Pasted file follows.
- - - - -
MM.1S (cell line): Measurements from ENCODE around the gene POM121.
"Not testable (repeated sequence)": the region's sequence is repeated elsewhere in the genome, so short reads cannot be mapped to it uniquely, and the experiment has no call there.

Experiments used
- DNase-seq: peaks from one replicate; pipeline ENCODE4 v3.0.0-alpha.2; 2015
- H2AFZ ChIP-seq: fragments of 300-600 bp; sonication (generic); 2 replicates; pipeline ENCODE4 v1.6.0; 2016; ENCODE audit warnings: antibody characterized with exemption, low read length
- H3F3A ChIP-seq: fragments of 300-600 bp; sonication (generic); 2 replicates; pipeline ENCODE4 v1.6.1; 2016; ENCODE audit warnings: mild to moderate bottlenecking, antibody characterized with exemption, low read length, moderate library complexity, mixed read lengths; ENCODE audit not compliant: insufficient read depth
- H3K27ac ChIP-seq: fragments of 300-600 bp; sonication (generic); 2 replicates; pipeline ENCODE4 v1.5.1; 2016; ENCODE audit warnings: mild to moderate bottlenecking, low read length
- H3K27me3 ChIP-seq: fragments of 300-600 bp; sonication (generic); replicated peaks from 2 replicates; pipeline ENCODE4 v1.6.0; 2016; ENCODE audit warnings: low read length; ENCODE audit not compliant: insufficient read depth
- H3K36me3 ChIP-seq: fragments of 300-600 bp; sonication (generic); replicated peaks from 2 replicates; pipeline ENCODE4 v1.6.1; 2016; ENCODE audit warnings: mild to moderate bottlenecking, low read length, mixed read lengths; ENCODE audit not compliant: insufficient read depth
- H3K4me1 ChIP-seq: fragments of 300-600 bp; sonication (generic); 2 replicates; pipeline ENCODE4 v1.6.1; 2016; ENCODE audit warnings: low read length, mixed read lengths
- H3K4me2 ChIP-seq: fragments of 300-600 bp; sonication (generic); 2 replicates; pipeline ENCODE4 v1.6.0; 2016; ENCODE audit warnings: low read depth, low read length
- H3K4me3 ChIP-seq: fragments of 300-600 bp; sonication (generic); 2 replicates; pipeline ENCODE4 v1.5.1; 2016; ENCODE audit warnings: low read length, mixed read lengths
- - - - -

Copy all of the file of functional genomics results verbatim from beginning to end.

MM.1S (cell line): Measurements from ENCODE around the gene POM121.
"Not testable (repeated sequence)": the region's sequence is repeated elsewhere in the genome, so short reads cannot be mapped to it uniquely, and the experiment has no call there.

Experiments used
- DNase-seq: peaks from one replicate; pipeline ENCODE4 v3.0.0-alpha.2; 2015
- H2AFZ ChIP-seq: fragments of 300-600 bp; sonication (generic); 2 replicates; pipeline ENCODE4 v1.6.0; 2016; ENCODE audit warnings: antibody characterized with exemption, low read length
- H3F3A ChIP-seq: fragments of 300-600 bp; sonication (generic); 2 replicates; pipeline ENCODE4 v1.6.1; 2016; ENCODE audit warnings: mild to moderate bottlenecking, antibody characterized with exemption, low read length, moderate library complexity, mixed read lengths; ENCODE audit not compliant: insufficient read depth
- H3K27ac ChIP-seq: fragments of 300-600 bp; sonication (generic); 2 replicates; pipeline ENCODE4 v1.5.1; 2016; ENCODE audit warnings: mild to moderate bottlenecking, low read length
- H3K27me3 ChIP-seq: fragments of 300-600 bp; sonication (generic); replicated peaks from 2 replicates; pipeline ENCODE4 v1.6.0; 2016; ENCODE audit warnings: low read length; ENCODE audit not compliant: insufficient read depth
- H3K36me3 ChIP-seq: fragments of 300-600 bp; sonication (generic); replicated peaks from 2 replicates; pipeline ENCODE4 v1.6.1; 2016; ENCODE audit warnings: mild to moderate bottlenecking, low read length, mixed read lengths; ENCODE audit not compliant: insufficient read depth
- H3K4me1 ChIP-seq: fragments of 300-600 bp; sonication (generic); 2 replicates; pipeline ENCODE4 v1.6.1; 2016; ENCODE audit warnings: low read length, mixed read lengths
- H3K4me2 ChIP-seq: fragments of 300-600 bp; sonication (generic); 2 replicates; pipeline ENCODE4 v1.6.0; 2016; ENCODE audit warnings: low read depth, low read length
- H3K4me3 ChIP-seq: fragments of 300-600 bp; sonication (generic); 2 replicates; pipeline ENCODE4 v1.5.1; 2016; ENCODE audit warnings: low read length, mixed read lengths